The Andalusian Chicken
Sometimes called Blue Andalusian, this beautiful breed may be black, white or slate-blue. Coloring varies with parentage and genetics pioneer Gregor Mendel used this breed extensively when studying heredity variations.
Originating in Andalucia, Spain, the productive breed found popularity in England as a domesticated layer as early as 1850 and made its way to the United States shortly thereafter and has been recognized as a standard breed by the American Poultry Association since 1874. Often used as show birds, the attractive Andalusian has a friendly disposition and can be a good choice for the backyard hobbyist, with a few caveats.
A hearty breed, unlike some breeds, will provide eggs in all seasons. They do well in hot conditions and can bear cold weather, although their prominent comb makes them prone to frostbite. As with all breeds, protection from wind and moisture during the winter months is crucial for the health of the bird.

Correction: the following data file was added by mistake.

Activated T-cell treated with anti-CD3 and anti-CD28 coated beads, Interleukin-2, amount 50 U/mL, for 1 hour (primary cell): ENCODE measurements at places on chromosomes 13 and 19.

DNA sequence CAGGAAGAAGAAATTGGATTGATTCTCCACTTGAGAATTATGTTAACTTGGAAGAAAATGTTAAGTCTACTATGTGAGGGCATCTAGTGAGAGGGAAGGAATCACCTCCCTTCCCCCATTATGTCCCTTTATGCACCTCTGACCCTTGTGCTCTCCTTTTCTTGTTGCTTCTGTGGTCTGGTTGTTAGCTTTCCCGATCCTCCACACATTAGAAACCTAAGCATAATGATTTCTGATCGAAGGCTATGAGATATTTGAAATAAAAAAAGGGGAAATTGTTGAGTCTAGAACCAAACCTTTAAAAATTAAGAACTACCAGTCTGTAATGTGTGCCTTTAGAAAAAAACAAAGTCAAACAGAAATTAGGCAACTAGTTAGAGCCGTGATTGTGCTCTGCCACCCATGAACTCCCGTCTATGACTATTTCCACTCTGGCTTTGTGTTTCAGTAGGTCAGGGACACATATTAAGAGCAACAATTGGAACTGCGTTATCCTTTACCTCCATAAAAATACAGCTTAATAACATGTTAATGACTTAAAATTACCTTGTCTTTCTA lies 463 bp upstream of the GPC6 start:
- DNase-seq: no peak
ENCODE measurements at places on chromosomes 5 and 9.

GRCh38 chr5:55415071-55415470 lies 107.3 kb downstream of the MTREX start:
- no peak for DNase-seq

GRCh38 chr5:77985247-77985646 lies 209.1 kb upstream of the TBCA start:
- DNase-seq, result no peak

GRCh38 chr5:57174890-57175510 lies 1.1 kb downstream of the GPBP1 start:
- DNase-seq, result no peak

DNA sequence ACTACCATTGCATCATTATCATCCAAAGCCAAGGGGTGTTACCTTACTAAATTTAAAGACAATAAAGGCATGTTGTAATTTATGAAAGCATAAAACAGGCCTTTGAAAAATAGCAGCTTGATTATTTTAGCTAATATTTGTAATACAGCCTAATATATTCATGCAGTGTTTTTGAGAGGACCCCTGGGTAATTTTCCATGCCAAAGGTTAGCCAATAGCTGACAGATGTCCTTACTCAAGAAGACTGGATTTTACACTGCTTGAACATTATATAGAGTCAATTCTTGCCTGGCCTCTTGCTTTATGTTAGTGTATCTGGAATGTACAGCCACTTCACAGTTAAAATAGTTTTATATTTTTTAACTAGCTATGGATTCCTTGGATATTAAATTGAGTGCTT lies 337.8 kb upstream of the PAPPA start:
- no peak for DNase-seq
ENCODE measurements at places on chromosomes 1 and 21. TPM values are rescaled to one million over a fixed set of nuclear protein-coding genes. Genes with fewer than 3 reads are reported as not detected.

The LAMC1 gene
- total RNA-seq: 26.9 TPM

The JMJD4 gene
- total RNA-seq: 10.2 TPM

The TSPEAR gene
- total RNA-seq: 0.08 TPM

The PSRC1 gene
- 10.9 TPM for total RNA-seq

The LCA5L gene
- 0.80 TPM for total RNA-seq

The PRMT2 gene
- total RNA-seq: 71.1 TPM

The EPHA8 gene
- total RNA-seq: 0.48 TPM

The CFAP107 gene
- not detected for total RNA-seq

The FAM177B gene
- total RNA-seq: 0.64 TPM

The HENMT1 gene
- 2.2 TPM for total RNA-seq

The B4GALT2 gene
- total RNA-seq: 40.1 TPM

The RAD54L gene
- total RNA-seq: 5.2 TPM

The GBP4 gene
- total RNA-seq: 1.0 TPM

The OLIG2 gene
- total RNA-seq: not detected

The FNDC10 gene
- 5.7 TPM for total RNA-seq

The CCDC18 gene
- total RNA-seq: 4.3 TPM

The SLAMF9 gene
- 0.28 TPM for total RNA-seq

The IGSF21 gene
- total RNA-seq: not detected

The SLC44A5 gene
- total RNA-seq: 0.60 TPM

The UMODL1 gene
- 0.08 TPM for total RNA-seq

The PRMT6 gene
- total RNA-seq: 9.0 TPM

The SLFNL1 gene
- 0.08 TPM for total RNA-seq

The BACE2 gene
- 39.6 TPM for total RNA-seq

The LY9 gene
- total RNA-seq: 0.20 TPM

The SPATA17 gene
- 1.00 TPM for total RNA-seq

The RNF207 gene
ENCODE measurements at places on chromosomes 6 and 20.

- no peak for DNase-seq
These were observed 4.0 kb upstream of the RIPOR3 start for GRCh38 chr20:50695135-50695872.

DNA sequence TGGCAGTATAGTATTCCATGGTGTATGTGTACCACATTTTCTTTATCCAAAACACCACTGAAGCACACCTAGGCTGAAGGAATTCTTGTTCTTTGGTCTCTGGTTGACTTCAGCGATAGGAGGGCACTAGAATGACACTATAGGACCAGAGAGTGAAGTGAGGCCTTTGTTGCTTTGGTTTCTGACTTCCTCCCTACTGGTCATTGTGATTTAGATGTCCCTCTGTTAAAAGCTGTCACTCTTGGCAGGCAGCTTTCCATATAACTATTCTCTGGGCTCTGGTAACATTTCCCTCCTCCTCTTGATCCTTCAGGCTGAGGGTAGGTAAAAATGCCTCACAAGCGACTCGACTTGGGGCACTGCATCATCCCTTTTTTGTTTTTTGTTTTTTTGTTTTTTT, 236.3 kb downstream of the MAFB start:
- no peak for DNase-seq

Andalusians prefer to free-range and don’t always adjust well to confinement, with a tendency to become nervous and jumpy. Although they may avoid being handled, they are curious and social. Also known to be “talkative” the Andalusian may be disruptive. They are also adventurous and will readily jump fences.
Despite the challenges that come with an adventurous and sometimes noisy breed, Andalusians are full of personality, beautiful to watch and productive layers. At first glance, the Andalusian might not seem like the first choice for a backyard flock, but for those building a diverse flock, these sweet-tempered beauties can be a winning choice.
Striking Features: Slate, black or off-white with white lobes
Egg quality: Large, creamy white
Temperament: Active, talkative birds. Not prone to broodiness
Hardiness: Heat and cold tolerant, but prone to frostbite
Degree of Work: Easy
Aesthetic Appeal: 7
Envy Rating /Wow Factor: 6